The business model that keeps electric utilities operating could be disrupted as Americans look for ways to wean themselves off of grid power.
In a recent Wall Street Journal article, industry experts shared their fears of a “death spiral” for electric companies as consumers turn to solar energy sources and invest in money-saving devices. If the utilities respond to declining sales volume by raising rates, it may push customers even more toward energy-pinching lifestyles.
U.S. electricity sales have been essentially stagnant for about seven years, despite overall housing growth and Americans’ taste for large houses and electronics. Relatively milder weather, increased efficiency of appliances and HVAC systems, and improved insulation of homes are some of the trends resulting in decreased electric consumption per household. Households and businesses switching to solar and other renewable energy sources also is playing a role.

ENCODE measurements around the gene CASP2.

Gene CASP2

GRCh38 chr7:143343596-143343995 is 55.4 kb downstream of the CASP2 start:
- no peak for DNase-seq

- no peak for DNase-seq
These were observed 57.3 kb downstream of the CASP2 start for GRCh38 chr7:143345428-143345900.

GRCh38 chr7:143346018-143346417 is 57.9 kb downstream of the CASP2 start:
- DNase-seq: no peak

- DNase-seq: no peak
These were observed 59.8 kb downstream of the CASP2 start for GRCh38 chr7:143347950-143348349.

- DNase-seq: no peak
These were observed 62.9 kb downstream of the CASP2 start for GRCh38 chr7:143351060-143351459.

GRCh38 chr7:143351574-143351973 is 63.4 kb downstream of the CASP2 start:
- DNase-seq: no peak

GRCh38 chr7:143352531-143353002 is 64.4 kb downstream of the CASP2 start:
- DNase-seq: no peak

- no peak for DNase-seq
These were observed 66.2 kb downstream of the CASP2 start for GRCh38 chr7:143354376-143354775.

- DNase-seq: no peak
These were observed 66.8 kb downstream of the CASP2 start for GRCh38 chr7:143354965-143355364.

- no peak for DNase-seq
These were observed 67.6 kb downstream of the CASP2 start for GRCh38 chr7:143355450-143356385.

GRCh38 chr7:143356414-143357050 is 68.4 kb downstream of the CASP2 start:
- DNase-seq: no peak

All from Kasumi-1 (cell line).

Some utilities are responding through diversification. NRG Energy Inc., for example, generates electricity primarily through fossil-fuel powered plants, but is aggressively adding solar and wind power to its portfolio. The company recently acquired the Northeast sales and operations teams of Verengo Solar, an installer of solar systems. Despite the general doom and gloom in the marketplace, NRG is set on doubling its revenues to $6.6 billion by 2022.
Utilities are also hoping to find a sympathetic ear among state regulators, who appreciate the need to strengthen the country’s electrical grid infrastructure. Utilities have sought to increase their rates, or set rate structures with fixed monthly fees, with mixed success.
In an interview with the Wall Street Journal, Tom Farrell, chief executive of Dominion Resources, Inc., a power provider based in Richmond, Va., expressed doubts that regulators and industry players will let the national grid deteriorate. “You can’t run a country on solar panels,” he said